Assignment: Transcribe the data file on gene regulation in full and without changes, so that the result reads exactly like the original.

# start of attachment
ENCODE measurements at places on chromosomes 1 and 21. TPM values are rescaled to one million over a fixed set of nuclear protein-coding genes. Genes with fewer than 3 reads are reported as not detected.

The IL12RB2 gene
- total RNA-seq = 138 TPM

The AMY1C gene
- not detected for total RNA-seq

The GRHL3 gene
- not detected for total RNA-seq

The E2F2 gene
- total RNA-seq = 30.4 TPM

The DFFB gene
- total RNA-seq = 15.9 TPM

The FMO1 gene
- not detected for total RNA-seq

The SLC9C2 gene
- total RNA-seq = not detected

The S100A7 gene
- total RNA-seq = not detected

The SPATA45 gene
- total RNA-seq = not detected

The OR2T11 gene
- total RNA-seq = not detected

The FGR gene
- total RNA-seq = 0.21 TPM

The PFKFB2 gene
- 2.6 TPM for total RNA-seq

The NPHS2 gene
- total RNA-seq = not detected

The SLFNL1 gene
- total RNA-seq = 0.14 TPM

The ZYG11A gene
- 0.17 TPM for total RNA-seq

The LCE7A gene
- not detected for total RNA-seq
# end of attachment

ENCODE measurements at places on chromosomes 1 and 21. TPM values are rescaled to one million over a fixed set of nuclear protein-coding genes. Genes with fewer than 3 reads are reported as not detected.

The IL12RB2 gene
- total RNA-seq = 138 TPM

The AMY1C gene
- not detected for total RNA-seq

The GRHL3 gene
- not detected for total RNA-seq

The E2F2 gene
- total RNA-seq = 30.4 TPM

The DFFB gene
- total RNA-seq = 15.9 TPM

The FMO1 gene
- not detected for total RNA-seq

The SLC9C2 gene
- total RNA-seq = not detected

The S100A7 gene
- total RNA-seq = not detected

The SPATA45 gene
- total RNA-seq = not detected

The OR2T11 gene
- total RNA-seq = not detected

The FGR gene
- total RNA-seq = 0.21 TPM

The PFKFB2 gene
- 2.6 TPM for total RNA-seq

The NPHS2 gene
- total RNA-seq = not detected

The SLFNL1 gene
- total RNA-seq = 0.14 TPM

The ZYG11A gene
- 0.17 TPM for total RNA-seq

The LCE7A gene
- not detected for total RNA-seq